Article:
Letters to the Editor: Gig companies should not write California’s labor laws. Vote no on Prop. 22

Proposition 22
A vehicle with Uber and Lyft stickers arrives at a news conference put on by opponents of Proposition 22 in Orange on Oct. 16.
(Raul Roa / Los Angeles Times)

To the editor: Proposition 22 bars the state Legislature from making changes without a seven-eighths majority vote, virtually cementing in place the status of ride-hailing and delivery drivers as independent contractors and not employees.

Columnist George Skelton believes its approval will open the door for gig-company officials to negotiate a grand bargain to correct the measure’s flaws. But how could that happen without unionizing the 1 million-plus independent contractors who would be affected by Proposition 22?

A more viable solution would defeat Proposition 22 and petition the Legislature to revisit Assembly Bill 5. Employee protections should be extended to all gig workers that allow flexibility to choose where and when they work according to their individual needs.


Eugene Mullaly, San Diego


To the editor: I just don’t get the arguments of Uber, Lyft and DoorDash regarding Proposition 22, which would override protections their employees should have under state law.

They claim the initiative allows flexibility for their employees to set their work times. I don’t see how that is not possible under existing law.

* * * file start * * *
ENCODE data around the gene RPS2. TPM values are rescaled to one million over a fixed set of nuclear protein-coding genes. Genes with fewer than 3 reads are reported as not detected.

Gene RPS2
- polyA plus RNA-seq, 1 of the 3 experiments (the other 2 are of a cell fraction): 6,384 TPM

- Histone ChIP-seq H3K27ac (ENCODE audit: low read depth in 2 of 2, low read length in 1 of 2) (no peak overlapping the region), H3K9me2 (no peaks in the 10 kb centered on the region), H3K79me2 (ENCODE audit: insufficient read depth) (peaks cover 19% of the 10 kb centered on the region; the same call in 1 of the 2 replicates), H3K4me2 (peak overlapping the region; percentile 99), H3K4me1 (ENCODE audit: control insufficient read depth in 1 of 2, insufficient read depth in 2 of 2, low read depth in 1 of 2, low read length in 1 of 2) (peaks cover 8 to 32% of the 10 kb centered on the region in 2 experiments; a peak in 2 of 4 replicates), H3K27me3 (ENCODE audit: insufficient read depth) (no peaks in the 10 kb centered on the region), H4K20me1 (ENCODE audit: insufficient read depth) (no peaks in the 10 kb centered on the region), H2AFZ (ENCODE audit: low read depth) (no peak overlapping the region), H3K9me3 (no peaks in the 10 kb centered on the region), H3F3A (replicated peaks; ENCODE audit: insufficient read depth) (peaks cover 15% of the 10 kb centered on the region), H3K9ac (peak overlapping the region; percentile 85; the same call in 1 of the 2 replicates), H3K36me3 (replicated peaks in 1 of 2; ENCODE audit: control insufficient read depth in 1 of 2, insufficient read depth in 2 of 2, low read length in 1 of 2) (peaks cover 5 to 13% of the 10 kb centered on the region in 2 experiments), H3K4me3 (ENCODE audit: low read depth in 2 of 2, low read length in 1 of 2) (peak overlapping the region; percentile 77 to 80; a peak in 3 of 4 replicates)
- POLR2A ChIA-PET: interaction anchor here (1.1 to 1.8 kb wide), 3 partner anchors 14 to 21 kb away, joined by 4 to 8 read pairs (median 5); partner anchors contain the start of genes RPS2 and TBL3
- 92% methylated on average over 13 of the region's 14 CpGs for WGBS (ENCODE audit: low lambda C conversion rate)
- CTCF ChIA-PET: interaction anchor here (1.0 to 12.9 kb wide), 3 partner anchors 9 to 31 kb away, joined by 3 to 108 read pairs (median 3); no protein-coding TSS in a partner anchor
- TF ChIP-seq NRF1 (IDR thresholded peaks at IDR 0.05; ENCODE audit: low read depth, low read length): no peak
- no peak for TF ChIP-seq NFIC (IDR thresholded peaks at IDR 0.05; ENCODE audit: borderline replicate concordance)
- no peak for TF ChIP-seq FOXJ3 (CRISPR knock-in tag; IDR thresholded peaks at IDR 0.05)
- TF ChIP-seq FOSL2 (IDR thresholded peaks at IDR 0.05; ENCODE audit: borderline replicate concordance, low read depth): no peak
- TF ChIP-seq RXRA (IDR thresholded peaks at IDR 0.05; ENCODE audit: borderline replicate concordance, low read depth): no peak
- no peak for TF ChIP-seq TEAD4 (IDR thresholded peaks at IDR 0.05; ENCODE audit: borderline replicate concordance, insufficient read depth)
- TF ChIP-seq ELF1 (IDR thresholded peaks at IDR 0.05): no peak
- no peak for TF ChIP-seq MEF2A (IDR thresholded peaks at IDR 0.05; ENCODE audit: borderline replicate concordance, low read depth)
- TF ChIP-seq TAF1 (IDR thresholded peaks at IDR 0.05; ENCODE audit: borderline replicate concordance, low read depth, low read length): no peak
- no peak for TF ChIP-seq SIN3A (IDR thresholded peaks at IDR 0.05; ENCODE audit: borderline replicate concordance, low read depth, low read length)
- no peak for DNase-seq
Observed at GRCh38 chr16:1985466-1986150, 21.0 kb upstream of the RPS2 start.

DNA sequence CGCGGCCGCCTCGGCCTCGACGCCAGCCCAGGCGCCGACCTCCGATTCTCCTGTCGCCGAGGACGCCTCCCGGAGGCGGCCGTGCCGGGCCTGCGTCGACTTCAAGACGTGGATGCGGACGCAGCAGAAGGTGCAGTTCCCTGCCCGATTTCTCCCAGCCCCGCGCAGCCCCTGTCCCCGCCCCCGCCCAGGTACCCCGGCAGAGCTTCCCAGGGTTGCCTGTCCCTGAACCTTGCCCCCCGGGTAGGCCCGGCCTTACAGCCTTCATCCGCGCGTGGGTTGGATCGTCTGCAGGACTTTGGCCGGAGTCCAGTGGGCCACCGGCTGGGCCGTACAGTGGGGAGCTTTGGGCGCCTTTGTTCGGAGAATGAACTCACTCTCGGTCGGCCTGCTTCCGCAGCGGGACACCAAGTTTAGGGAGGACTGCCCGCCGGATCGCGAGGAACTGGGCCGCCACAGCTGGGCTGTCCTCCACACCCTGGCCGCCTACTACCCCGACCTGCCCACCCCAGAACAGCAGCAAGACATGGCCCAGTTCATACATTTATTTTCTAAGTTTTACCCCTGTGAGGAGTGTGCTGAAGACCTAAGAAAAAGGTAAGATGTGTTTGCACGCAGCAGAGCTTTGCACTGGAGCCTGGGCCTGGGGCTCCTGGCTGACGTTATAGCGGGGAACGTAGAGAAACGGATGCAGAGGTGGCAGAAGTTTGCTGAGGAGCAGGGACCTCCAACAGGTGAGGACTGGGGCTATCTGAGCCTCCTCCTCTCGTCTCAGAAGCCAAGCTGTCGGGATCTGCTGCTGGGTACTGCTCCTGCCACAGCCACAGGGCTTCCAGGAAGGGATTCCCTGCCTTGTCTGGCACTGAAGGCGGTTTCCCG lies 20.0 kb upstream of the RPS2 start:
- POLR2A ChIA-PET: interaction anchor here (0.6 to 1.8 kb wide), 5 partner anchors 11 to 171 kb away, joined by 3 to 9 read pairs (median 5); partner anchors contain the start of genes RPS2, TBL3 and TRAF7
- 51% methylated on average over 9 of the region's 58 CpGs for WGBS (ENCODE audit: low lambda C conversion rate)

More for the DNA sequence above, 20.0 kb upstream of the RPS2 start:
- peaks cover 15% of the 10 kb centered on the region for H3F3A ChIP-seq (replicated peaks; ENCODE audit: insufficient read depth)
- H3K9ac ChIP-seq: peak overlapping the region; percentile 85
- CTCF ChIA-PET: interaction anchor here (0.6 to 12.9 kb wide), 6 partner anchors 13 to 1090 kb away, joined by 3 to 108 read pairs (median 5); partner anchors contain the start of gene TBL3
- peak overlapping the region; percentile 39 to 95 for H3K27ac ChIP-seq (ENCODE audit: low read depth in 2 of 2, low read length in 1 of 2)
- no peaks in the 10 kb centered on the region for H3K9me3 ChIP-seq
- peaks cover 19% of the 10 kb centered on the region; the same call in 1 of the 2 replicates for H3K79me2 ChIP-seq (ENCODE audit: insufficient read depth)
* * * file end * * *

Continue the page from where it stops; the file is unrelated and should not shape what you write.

I managed a team of employees and had to abide by state law, departmental requirements and union contracts. I easily scheduled them to allow for school, parenting and household emergencies. The work got done, the employees enjoyed their jobs, and I think our absenteeism was the lowest in the agency.

The modest benefits in Proposition 22 for employees do not balance the loss of job protections to which they are entitled. They are being exploited by the ride-share companies. A “no” vote on Proposition 22 helps slow down the race to the bottom for California workers.

Dave Middleton, Rancho Mirage



To the editor: There is a simple, straightforward way to deal with the issue of employees versus independent contractors. It is not something the politicians or labor unions want considered. The answer is to change the law to the following: Let the worker decide.

This removes the angst for small employers, eases the hiring pressure on businesses and assures that the worker gets treated fairly. Just be sure the revised law protects the worker from undue pressure by the company.

Forcing me, a software developer, to be an employee instead of a contractor is wrong. Just let the worker decide. No one gets harmed, and the whole exemption process can be thrown away.

Rescind AB 5, and just let the worker decide.

Michael J Wolfstone, Chino